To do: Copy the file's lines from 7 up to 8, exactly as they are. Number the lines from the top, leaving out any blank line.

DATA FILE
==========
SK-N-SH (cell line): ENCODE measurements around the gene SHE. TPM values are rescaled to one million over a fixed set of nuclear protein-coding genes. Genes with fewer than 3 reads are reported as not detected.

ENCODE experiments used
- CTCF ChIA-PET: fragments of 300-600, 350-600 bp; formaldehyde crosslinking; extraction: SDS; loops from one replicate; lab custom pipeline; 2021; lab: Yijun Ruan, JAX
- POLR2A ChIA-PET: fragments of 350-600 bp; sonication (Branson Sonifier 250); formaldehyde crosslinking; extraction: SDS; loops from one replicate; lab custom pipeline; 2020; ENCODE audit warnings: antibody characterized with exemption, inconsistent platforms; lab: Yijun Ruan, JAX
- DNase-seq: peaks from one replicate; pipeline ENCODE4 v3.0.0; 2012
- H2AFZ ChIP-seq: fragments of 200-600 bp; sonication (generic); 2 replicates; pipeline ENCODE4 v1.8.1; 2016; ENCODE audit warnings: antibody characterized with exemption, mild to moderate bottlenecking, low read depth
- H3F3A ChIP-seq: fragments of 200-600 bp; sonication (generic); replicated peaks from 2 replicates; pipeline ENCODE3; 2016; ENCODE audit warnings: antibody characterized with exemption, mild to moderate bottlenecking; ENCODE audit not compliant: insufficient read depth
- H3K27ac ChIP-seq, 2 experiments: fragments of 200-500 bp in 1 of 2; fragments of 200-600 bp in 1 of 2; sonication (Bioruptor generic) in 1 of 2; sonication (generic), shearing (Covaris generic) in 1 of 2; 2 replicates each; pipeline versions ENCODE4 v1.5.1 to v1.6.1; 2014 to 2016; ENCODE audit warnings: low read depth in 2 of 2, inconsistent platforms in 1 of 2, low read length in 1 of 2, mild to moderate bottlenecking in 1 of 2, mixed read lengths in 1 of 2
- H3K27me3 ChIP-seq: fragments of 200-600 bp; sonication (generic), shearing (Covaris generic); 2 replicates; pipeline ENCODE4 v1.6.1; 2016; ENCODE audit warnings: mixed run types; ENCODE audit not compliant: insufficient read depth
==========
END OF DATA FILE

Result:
- H3F3A ChIP-seq: fragments of 200-600 bp; sonication (generic); replicated peaks from 2 replicates; pipeline ENCODE3; 2016; ENCODE audit warnings: antibody characterized with exemption, mild to moderate bottlenecking; ENCODE audit not compliant: insufficient read depth
- H3K27ac ChIP-seq, 2 experiments: fragments of 200-500 bp in 1 of 2; fragments of 200-600 bp in 1 of 2; sonication (Bioruptor generic) in 1 of 2; sonication (generic), shearing (Covaris generic) in 1 of 2; 2 replicates each; pipeline versions ENCODE4 v1.5.1 to v1.6.1; 2014 to 2016; ENCODE audit warnings: low read depth in 2 of 2, inconsistent platforms in 1 of 2, low read length in 1 of 2, mild to moderate bottlenecking in 1 of 2, mixed read lengths in 1 of 2